Medication or therapy?

Ben Duchac, RNProduct Team

Healthcare | Jan 19, 2017

Antidepressants work. As first-line treatment for distressed patients having difficulty getting through the day, their efficacy is proven.  When you look at long-term maintenance, however, are antidepressants the best first line regimen for patients? A review of studies published in the Nature Review of Neuroscience suggests that for long-term remission, patients who complete a 16-week program of cognitive behavioral therapy (CBT) with regular assessments have significantly improved outcomes when compared to those treated with antidepressants, alone.

In the study, 240 patients with severe depression were divided into separate cohorts with one group treated with a short course of antidepressants and the other with CBT. The authors’ findings show that during the period of treatment, medications and therapy are equally effective in treating the symptoms of depression. When each treatment was stopped after 16 weeks, however, each cohort’s story diverged. One year after stopping antidepressant medications,  76% of patients relapsed, as opposed to only 31% relapse in those patients who completed CBT.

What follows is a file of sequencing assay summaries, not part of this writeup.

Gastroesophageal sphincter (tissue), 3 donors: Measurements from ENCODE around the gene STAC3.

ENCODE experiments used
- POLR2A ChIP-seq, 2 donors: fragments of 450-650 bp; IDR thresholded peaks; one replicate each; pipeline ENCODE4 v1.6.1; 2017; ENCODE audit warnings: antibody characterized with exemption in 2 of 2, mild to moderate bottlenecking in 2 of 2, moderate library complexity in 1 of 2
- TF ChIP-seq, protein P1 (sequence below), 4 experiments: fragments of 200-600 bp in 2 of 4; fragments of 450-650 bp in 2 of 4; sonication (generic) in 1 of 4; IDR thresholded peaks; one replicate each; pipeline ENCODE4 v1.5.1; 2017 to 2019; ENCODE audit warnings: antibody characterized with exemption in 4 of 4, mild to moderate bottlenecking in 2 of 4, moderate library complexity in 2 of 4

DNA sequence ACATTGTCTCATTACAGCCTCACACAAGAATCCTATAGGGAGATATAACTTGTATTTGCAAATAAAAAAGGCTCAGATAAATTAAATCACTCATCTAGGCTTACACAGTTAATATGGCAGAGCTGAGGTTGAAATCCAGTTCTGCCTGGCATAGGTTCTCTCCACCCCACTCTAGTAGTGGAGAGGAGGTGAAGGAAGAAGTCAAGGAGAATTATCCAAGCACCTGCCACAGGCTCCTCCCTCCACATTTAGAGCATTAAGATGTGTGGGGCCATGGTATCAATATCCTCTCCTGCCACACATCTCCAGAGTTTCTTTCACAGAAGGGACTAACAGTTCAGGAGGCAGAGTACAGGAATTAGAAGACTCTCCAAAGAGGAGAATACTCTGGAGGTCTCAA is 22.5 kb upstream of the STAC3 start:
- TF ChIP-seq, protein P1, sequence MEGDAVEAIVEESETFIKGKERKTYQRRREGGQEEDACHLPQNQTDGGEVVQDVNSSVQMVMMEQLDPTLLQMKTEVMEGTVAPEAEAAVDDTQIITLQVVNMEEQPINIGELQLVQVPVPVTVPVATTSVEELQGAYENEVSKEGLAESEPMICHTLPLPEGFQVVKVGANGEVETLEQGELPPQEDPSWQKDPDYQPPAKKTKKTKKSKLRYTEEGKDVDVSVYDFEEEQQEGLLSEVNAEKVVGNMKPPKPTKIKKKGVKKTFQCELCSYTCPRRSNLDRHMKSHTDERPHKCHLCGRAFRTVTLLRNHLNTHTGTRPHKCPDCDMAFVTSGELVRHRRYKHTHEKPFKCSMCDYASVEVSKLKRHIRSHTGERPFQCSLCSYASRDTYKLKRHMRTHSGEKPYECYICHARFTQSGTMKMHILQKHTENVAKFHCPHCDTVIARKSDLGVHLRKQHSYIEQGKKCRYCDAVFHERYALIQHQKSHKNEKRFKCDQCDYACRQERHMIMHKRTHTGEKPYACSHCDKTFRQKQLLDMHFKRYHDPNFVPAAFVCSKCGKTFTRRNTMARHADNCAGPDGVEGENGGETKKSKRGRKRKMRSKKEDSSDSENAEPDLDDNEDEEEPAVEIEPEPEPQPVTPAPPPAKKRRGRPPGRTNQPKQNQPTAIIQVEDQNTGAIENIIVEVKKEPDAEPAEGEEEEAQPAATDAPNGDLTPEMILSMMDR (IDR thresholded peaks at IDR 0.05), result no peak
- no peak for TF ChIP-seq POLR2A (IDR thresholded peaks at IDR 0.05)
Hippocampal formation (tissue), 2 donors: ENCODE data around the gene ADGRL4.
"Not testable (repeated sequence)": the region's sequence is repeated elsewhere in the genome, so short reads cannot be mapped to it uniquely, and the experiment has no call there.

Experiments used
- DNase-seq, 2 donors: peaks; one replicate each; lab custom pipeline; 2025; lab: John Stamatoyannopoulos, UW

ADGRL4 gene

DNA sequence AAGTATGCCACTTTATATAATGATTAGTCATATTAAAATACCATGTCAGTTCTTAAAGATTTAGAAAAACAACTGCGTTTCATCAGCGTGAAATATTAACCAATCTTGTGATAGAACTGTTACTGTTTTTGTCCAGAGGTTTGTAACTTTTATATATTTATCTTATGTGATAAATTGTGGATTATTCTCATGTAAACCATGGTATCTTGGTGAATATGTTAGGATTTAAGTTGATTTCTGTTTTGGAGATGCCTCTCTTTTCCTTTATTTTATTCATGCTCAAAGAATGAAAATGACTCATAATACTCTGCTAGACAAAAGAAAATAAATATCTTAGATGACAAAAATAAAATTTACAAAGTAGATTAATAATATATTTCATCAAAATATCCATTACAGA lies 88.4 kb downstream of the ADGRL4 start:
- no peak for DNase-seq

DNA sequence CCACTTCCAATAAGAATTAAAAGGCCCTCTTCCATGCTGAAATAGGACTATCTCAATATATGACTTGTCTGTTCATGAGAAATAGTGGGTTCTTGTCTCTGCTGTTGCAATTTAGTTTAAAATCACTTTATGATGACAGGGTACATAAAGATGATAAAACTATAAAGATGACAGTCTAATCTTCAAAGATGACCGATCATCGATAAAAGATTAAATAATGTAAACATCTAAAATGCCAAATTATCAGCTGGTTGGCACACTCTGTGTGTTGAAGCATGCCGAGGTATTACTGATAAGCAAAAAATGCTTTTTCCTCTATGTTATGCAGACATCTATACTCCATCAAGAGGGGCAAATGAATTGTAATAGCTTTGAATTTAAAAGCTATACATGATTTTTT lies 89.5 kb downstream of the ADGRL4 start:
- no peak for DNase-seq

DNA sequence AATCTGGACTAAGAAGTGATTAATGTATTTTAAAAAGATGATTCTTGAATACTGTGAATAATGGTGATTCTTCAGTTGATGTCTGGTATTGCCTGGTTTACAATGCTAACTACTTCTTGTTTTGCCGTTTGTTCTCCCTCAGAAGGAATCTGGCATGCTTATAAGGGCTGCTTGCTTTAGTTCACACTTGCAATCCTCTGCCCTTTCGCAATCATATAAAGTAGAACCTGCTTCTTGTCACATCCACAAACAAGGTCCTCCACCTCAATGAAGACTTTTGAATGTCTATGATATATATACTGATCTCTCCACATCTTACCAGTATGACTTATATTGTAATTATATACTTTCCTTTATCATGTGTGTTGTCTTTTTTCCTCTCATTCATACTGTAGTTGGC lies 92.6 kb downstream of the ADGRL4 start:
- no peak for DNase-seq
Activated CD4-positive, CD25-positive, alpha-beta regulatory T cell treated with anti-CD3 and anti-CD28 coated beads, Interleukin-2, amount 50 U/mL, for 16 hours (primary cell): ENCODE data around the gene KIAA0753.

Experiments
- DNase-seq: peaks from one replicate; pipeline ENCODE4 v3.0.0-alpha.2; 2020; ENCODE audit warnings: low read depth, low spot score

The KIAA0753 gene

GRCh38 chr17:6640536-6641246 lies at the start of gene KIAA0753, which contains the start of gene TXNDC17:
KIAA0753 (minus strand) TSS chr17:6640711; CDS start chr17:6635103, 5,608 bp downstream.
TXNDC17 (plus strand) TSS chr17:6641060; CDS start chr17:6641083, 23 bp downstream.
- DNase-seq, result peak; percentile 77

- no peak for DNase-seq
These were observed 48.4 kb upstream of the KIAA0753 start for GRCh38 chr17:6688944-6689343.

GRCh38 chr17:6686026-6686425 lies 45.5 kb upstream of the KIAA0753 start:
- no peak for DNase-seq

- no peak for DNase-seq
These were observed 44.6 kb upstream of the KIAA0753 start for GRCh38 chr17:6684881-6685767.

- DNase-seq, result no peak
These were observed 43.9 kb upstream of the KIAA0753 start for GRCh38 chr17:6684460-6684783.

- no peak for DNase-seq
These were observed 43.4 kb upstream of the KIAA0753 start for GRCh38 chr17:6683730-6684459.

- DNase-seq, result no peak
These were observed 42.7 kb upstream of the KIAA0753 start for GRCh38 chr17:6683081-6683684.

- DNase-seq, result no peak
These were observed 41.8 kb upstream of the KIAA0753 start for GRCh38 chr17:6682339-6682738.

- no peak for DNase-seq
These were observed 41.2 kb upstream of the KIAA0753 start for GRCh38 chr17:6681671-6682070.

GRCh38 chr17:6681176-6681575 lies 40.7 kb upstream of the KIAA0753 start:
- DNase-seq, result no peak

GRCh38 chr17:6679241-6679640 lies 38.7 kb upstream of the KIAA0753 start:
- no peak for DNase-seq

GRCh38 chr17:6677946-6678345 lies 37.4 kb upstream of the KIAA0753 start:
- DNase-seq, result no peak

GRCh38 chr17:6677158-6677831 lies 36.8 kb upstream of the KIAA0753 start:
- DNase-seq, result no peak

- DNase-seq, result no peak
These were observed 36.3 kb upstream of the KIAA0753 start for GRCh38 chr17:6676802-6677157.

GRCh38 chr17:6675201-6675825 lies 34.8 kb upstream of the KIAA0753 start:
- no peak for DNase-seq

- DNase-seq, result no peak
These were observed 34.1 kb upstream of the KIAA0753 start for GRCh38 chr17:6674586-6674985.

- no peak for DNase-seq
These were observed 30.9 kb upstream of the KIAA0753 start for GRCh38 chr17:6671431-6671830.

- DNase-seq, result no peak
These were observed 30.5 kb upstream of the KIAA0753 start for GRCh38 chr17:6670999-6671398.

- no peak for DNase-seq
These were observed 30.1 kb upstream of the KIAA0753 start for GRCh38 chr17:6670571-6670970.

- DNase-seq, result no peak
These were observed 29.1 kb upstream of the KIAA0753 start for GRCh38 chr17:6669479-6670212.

These results demonstrate CBT has a more durable therapeutic effect than antidepressants alone.

These findings make one re-think those patients who are “maintained” on antidepressant medication. What will happen if they lose their prescription coverage due to financial hardship? Or they struggle with medication compliance due to unpleasant side effects?

CBT offers a short and effective course of therapy that makes patients feel better without untoward suffering due to psychotropic medication side-effects.

At Quartet, research like this guides us every day. We are here to support primary care physicians focused on giving patients the best possible care. We are committed to helping individuals get better, stronger, and in control of their lives.

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